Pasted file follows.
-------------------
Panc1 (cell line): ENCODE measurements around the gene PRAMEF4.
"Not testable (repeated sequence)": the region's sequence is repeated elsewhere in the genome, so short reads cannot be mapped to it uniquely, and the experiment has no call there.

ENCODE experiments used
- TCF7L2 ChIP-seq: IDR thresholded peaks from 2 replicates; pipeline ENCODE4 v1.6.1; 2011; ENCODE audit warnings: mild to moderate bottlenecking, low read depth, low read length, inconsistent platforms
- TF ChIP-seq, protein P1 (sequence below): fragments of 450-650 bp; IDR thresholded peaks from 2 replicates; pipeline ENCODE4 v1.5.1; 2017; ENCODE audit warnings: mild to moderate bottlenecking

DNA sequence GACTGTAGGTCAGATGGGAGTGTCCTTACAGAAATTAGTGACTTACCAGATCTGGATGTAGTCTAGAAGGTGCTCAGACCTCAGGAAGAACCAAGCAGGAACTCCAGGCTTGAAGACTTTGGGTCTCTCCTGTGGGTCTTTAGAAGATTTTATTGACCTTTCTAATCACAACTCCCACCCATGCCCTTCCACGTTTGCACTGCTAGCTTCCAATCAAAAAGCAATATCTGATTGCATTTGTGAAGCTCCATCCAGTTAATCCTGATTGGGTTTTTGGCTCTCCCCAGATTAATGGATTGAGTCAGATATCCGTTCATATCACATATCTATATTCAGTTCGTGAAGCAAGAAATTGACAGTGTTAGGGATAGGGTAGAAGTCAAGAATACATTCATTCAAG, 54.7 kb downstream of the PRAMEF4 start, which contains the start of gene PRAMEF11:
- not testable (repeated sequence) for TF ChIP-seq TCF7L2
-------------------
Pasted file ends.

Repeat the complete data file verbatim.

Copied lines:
Panc1 (cell line): ENCODE measurements around the gene PRAMEF4.
"Not testable (repeated sequence)": the region's sequence is repeated elsewhere in the genome, so short reads cannot be mapped to it uniquely, and the experiment has no call there.

ENCODE experiments used
- TCF7L2 ChIP-seq: IDR thresholded peaks from 2 replicates; pipeline ENCODE4 v1.6.1; 2011; ENCODE audit warnings: mild to moderate bottlenecking, low read depth, low read length, inconsistent platforms
- TF ChIP-seq, protein P1 (sequence below): fragments of 450-650 bp; IDR thresholded peaks from 2 replicates; pipeline ENCODE4 v1.5.1; 2017; ENCODE audit warnings: mild to moderate bottlenecking

DNA sequence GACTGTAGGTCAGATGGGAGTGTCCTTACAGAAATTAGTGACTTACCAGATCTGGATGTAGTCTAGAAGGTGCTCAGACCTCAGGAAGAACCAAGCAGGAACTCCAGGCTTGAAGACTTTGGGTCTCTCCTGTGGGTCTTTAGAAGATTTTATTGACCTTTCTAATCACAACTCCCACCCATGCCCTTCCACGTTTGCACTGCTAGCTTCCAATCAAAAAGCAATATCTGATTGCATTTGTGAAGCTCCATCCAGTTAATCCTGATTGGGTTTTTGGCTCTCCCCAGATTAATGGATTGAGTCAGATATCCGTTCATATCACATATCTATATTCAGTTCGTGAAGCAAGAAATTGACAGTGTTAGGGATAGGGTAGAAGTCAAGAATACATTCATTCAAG, 54.7 kb downstream of the PRAMEF4 start, which contains the start of gene PRAMEF11:
- not testable (repeated sequence) for TF ChIP-seq TCF7L2